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Milivoj Petković

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Title: Milivoj Petković  
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Subject: Croatian Defence Council, Siege of Mostar, Battle of Šibenik, Battle of Kupres (1992), Bosnian War
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Milivoj Petković

Milivoj Petković at the ICTY

Milivoj Petković (born 11 October 1949) is a Bosnian Croat army officer who is among six defendants convicted by the International Criminal Tribunal for the former Yugoslavia (ICTY), in relation to the Croatian Republic of Herzeg-Bosnia during the Bosnian War. He was sentenced to 20 years in jail but only served four.[1]


  • Background 1
  • Indictment 2
  • References 3
  • External links 4


Milivoj Petković was born in Šibenik, Dalmatia, FPR Yugoslavia. He was a career military officer, graduating from the Yugoslav People's Army ("JNA") military academy. In July 1991 he left the JNA to join the new Croatian Army. In 1992 we was ordered by Croatian Army General Janko Bobetko to take over the Croatian Army's forward command center in the town of Grude, in Bosnia and Herzegovina, this force would later become the HVO armed forces. He held the title of Chief of the HVO Main Staff until about 5 August 1994.

A General in the Croatian Army, he was partially disabled due to a concussion and spine injury sustained in June 1992 while driving near the Neretva River, as documented by the authorities of the then-Croatian Republic of Herzeg-Bosnia.[2]

Petković voluntarily surrendered to the International Criminal Tribunal for the Former Yugoslavia (ICTY) on 5 April 2004. He was granted provisional release on 22 April 2008, after serving only four years of a twenty year sentence.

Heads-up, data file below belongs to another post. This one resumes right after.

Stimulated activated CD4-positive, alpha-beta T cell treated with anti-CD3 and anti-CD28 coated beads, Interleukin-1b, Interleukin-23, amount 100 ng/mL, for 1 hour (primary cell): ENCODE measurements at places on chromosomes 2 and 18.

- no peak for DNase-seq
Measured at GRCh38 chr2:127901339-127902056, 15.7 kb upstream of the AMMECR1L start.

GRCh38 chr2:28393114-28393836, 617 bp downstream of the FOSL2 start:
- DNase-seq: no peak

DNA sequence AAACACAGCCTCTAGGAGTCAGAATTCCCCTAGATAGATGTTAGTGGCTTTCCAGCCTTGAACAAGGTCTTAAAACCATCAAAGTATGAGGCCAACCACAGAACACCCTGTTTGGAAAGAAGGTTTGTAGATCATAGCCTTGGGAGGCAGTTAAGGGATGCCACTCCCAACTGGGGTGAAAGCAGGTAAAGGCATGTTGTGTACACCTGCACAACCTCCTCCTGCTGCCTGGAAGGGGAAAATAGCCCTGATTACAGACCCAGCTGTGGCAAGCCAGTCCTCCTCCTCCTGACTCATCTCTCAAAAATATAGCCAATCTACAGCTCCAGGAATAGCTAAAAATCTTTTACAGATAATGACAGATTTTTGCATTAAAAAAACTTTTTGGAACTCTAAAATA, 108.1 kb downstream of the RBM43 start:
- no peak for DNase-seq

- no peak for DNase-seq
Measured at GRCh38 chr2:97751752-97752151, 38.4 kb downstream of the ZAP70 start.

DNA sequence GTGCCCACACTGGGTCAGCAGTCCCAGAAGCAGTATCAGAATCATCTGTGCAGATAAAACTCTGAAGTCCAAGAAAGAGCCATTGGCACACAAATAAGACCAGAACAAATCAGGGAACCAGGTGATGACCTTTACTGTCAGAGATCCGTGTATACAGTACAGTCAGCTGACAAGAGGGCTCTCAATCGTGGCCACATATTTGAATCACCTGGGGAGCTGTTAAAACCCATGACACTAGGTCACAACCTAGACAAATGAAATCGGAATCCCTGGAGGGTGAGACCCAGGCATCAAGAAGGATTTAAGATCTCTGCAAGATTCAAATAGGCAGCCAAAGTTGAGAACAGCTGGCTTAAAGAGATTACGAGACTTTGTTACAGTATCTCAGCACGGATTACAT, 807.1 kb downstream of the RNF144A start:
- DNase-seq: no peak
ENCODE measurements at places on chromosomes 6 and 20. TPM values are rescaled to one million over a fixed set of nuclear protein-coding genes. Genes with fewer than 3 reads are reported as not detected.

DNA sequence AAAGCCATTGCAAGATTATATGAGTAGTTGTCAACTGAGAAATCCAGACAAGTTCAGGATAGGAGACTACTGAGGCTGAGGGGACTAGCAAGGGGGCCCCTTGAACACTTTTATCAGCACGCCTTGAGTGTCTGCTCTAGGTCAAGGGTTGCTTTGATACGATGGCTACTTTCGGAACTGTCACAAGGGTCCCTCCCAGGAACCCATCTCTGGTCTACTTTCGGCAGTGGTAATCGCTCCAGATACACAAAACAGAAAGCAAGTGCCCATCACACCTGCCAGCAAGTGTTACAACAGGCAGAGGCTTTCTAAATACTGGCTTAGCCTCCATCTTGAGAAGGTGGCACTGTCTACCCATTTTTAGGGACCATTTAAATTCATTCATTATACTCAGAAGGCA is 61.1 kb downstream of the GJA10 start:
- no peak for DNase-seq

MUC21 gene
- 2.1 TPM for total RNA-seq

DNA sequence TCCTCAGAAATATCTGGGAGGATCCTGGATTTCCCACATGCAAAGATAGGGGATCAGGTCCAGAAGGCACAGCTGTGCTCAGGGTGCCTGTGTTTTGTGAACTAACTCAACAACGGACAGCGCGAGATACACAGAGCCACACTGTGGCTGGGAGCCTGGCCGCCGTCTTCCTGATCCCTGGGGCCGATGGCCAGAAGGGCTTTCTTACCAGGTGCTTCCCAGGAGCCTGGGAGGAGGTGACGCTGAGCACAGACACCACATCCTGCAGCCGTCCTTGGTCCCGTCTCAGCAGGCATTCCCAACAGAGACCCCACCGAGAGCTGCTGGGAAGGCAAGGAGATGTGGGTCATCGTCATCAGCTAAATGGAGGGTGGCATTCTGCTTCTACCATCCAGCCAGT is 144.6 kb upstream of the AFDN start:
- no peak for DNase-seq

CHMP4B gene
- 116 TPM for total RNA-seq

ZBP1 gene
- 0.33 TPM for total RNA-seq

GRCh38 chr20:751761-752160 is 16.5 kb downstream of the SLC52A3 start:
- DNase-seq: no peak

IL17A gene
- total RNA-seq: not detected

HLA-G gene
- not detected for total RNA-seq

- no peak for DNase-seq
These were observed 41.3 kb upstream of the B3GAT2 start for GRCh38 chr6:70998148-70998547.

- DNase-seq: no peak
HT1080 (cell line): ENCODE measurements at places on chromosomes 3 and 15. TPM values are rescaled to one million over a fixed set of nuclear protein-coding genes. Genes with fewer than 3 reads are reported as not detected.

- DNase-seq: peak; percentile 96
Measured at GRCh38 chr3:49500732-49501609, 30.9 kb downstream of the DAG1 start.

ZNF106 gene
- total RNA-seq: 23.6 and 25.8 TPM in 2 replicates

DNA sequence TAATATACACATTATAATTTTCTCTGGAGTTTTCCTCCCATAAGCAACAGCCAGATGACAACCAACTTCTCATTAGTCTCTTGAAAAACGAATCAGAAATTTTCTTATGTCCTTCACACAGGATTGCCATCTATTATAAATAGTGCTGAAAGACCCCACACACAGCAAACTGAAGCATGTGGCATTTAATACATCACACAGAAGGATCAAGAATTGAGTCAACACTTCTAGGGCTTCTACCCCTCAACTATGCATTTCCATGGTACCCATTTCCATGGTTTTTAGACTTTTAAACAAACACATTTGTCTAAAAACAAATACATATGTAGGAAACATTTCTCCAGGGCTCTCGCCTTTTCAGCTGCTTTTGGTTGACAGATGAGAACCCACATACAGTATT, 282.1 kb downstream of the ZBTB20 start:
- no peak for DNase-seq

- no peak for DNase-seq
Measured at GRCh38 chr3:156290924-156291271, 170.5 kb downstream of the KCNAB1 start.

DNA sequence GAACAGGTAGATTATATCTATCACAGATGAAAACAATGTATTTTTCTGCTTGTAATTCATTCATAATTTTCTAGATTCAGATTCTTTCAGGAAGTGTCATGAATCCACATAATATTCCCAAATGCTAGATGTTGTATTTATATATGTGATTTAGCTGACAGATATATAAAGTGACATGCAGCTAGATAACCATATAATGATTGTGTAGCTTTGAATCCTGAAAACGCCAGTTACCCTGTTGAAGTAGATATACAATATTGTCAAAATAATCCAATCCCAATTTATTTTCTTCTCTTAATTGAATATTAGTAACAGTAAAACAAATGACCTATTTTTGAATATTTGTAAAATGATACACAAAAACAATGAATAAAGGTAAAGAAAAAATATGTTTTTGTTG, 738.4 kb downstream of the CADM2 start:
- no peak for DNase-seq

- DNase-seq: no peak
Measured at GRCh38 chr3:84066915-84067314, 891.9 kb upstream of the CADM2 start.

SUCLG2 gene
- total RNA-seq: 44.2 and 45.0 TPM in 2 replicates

In the indictment it is alleged that, as the overall HVO commander, Petković directly commanded the Herceg-Bosna/HVO armed forces and is responsible for its actions. It is alleged that among other things the HVO armed forces:

  • ethnically cleansed the districts of Gornji Vakuf, Mostar
  • used the Heliodrom Camp as a detention centre where the Bosnian Muslims from Mostar were detained. Conditions at the Heliodrom concentration camp were deemed inhumane.

The charges were:[3]

  • nine counts of grave breaches of the Geneva conventions (wilful killing; inhuman treatment (sexual assault); unlawful deportation of a civilian; unlawful transfer of a civilian; unlawful confinement of a civilian; inhuman treatment (conditions of confinement); inhuman treatment; extensive destruction of property, not justified by military necessity and carried out unlawfully and wantonly; appropriation of property, not justified by military necessity and carried out unlawfully and wantonly).
  • nine counts of violations of the laws or customs of war (cruel treatment (conditions of confinement); cruel treatment; unlawful labour; wanton destruction of cities, towns or villages, or destruction not justified by military necessity; destruction or wilful damage done to institutions dedicated to religion or education; plunder of public or private property; unlawful attack on civilians; unlawful infliction of terror on civilians; cruel treatment), and
  • eight counts of crimes against humanity (persecutions on political, racial and religious grounds; murder; rape; deportation; inhumane acts (forcible transfer); imprisonment; inhumane acts (conditions of confinement); inhumane acts).


  1. ^ UN war crimes tribunal convicts 6 Bosnian Croats of persecution of Muslims during Bosnian war,; accessed 14 April 2015.
  2. ^ Robert Bajruši (8 May 2002). "25 hrvatskih generala su prevaranti; Svjesno su prevarili državu kako bi dobili invalidski status i povlastice" [25 Croatian generals are cheaters; They knowingly deceived the state to receive disability status and benefits].  
  3. ^ Taken from the UN press release

External links

  • ICTY - Prlić et al. (IT-04-74)
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